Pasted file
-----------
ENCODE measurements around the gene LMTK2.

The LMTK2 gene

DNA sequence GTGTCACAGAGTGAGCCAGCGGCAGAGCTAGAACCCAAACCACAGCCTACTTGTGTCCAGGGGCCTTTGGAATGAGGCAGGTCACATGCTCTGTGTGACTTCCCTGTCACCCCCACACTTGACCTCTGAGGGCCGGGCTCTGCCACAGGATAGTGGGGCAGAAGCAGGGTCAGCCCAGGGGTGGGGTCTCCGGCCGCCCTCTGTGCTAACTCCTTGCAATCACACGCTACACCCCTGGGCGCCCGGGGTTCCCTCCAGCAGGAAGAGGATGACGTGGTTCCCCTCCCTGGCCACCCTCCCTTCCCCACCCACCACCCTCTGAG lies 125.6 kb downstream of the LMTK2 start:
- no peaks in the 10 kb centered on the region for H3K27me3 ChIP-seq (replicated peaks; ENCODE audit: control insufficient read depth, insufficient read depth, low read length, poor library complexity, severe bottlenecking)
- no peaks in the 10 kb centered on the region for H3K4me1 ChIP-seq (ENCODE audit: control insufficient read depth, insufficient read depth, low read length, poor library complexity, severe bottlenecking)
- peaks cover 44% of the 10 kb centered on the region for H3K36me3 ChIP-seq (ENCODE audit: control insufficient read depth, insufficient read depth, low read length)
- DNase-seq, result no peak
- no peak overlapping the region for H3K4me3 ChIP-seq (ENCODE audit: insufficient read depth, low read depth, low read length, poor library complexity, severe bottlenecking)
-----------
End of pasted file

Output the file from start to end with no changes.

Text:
ENCODE measurements around the gene LMTK2.

The LMTK2 gene

DNA sequence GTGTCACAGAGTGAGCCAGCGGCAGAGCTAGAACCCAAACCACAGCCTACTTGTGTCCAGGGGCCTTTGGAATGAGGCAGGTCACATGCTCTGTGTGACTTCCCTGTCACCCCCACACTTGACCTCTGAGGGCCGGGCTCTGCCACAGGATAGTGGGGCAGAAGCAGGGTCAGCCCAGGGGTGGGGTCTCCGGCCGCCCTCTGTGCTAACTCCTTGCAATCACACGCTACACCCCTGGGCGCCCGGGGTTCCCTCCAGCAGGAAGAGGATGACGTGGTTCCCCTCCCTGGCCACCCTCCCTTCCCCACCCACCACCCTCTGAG lies 125.6 kb downstream of the LMTK2 start:
- no peaks in the 10 kb centered on the region for H3K27me3 ChIP-seq (replicated peaks; ENCODE audit: control insufficient read depth, insufficient read depth, low read length, poor library complexity, severe bottlenecking)
- no peaks in the 10 kb centered on the region for H3K4me1 ChIP-seq (ENCODE audit: control insufficient read depth, insufficient read depth, low read length, poor library complexity, severe bottlenecking)
- peaks cover 44% of the 10 kb centered on the region for H3K36me3 ChIP-seq (ENCODE audit: control insufficient read depth, insufficient read depth, low read length)
- DNase-seq, result no peak
- no peak overlapping the region for H3K4me3 ChIP-seq (ENCODE audit: insufficient read depth, low read depth, low read length, poor library complexity, severe bottlenecking)